Calvin Coolidge

Any other first-time NaNoWriMo novelists out there? I’d love to hear what’s driving you this year!

Writing Prompt: The Password

Writing Prompt:  As a kid, you made a “time travel password” as a joke if your future self ever tried to contact you.  You had forgotten all about it until today — when you received an email with it as the subject line.

😁 Enjoy!


Subject:  Suit juicer is another name for rabid rainbows

I can’t write your name.  You know who I am. You made this up 27 years ago.  We promised that if anything were to happen — and I mean THAT thing — this would be the code for you to believe.

I don’t have much time — and, neither do you.  You have ten minutes to get out of the house. Take only what you need.  Lock your front door. Turn on the security system. Leave your garage door open.  Get in your car and drive north on 75 for two hours, then off the exit at timestamp until you see a little town with a church with a yellow steeple.  Park behind the church, in front of the tree with the red circle on the trunk. Enter the back door and through the kitchen, into the pew. Sitting on the playing organ’s bench is someone who will be able to help you.

There is no guarantee that doing this will change the future.  But we have no other choice. We are more important than we could have ever realized.  Someone is coming to your house. If you are caught, they will kill you. And everyone and everything that you know will be gone.

Please, for all you know, LEAVE.  You have ten minutes.

When I was eight years old, I read my mother’s doctorate thesis on temporal causality, and how forcing the past to repeat itself could be achieved if the proper action was sent back in time.  In this case, the action was the future telling the past what to do to create that same, identical future.

Say that your future self was kidnapped.  Your abductors knew that you were important to the fate of the world, yet you were so brilliant, so cunning, or just so off the radar, they would never find you or capture you (or even know who you were in the first place) with their skillsets or technologies alone.  If they used violence to weed you out, they would waste too many resources and still be unsure of who they actually needed to obtain. They only have one option:

You would have to come to them.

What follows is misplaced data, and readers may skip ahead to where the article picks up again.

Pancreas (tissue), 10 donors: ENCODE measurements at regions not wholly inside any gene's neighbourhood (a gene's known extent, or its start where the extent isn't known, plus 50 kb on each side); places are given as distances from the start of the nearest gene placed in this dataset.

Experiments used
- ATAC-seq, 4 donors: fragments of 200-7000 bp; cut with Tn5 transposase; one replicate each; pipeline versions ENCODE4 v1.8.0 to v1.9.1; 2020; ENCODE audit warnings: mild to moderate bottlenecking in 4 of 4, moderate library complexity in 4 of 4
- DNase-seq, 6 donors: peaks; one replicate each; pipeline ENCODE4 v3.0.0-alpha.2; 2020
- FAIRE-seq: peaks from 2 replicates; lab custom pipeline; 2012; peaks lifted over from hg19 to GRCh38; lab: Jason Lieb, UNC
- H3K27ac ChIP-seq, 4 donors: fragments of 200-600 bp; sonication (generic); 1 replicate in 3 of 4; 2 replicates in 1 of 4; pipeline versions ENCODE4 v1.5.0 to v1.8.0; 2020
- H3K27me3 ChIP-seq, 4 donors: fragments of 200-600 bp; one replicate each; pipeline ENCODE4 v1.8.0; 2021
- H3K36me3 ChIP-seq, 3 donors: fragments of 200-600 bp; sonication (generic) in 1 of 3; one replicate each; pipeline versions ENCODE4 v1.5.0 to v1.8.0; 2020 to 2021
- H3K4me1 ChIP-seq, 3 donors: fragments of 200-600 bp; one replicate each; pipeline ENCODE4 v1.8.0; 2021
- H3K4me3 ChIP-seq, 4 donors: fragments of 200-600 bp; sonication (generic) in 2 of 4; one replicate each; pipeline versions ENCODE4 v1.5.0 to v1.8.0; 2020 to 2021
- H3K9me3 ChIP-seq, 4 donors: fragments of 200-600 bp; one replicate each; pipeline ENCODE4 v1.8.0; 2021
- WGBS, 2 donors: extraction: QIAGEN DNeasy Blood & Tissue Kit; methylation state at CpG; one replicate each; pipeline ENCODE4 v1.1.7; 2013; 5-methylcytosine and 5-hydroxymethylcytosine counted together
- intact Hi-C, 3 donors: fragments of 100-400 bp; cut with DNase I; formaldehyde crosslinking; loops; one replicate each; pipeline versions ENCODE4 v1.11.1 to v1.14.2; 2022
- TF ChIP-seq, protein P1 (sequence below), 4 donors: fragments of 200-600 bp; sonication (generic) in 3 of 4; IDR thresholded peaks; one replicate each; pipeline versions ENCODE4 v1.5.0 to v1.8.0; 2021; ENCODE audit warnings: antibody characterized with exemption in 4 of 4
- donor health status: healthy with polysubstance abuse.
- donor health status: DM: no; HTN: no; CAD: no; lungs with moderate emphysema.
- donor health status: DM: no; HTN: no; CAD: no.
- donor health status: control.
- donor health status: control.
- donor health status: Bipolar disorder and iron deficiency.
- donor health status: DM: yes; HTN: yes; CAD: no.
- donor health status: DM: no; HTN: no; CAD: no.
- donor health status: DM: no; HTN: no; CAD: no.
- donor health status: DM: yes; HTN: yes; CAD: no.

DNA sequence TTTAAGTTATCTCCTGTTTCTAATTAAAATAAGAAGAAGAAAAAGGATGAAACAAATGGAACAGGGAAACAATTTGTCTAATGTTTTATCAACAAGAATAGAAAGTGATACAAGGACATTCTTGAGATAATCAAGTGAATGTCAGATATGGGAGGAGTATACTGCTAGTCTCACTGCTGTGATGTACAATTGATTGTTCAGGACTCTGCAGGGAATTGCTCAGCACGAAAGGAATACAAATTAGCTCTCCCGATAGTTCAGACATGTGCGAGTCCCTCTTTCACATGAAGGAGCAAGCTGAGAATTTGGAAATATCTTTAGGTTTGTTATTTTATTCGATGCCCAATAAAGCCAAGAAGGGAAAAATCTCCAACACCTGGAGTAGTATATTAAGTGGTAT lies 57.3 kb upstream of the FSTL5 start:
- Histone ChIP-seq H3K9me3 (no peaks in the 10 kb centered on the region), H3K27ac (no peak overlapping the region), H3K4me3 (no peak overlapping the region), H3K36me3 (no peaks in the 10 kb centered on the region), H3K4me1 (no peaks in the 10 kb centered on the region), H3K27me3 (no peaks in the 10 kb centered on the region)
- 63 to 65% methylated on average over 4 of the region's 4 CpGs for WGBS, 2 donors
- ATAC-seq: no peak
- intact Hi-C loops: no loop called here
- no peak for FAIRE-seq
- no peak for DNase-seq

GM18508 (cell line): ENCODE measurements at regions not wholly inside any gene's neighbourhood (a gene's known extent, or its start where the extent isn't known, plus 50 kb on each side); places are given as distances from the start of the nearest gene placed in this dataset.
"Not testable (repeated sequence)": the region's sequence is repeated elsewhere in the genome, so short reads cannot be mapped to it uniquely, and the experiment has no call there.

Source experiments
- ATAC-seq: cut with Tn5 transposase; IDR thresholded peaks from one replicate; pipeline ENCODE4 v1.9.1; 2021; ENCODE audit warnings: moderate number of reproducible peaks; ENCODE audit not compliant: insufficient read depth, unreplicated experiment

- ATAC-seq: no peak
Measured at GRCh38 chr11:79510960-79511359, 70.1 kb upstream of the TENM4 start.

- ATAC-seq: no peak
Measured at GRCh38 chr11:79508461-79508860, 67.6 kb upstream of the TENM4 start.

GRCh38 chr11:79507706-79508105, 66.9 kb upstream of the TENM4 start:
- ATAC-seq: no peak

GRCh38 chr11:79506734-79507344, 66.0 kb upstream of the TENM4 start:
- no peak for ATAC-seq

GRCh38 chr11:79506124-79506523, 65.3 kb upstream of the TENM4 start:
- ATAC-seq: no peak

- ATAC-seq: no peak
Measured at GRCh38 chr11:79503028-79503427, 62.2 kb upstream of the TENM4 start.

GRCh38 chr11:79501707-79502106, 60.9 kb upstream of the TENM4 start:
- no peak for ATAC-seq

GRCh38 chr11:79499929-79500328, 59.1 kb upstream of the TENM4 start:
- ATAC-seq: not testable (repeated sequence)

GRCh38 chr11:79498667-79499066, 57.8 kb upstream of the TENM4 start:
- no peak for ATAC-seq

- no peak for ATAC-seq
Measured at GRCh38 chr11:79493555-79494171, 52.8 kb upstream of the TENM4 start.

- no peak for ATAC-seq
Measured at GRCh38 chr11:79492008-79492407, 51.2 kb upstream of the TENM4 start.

How would they know that?

Because that’s what happened the first time.

Can a causality loop be stopped?  My mother’s thesis answered this question.

Yes.

What we see happening over and over again, she hypothesized, is not in fact a perfect loop.  It is, in fact, a spiral.

Each cut of the spiral is a parallel universe, each with a future you and a past you.  To keep the spiral going , the future you reaches out to the past you — but not behind itself to the past you in the same spiral cut.  Instead, it reaches forward into the spiral cut of the next universe–to the past you directly in front of it. The new past you follows through to become the future you of the same universe, then begins the cycle again.

My mother’s thesis went on to say that the spiral could go on through multiple universes.  In the case of my example above, if abductors tortured the future self that walked right into their camp, that future self might weaken enough to convince its past self to walk into the abductors’ trap by receiving a message that could have only been sent by her future self.

They would demand proof that the future self wasn’t warning herself.  How, then, does the past self know that the message was sent by a future self?

After I read my mother’s thesis, I made myself a promise.  I would never get caught in a causality loop. Even if I wouldn’t remember it or see any proof of such a catastrophe, I didn’t want myself or other universe me’s to repeat the same thing over and over again for the rest of time.  I–present me–would be the one to break the cycle. Somehow, I wouldn’t be the one to fail.

So, I created a password that only I knew.  I shared it with no one, not even my beloved Mr. Nekko-man, my stuffed rabbit.  I wrote it on a piece of paper, burned the note on the gas stove while chanting the phrase, sang it to myself, danced to its tune, mumbled it backward when the teacher called on me in class.  No one, not anyone, could ever get this password back to me — except myself.

Then, I turned 10.  I threw all the silliness of childhood out of my mind.  After all, I was an adult now.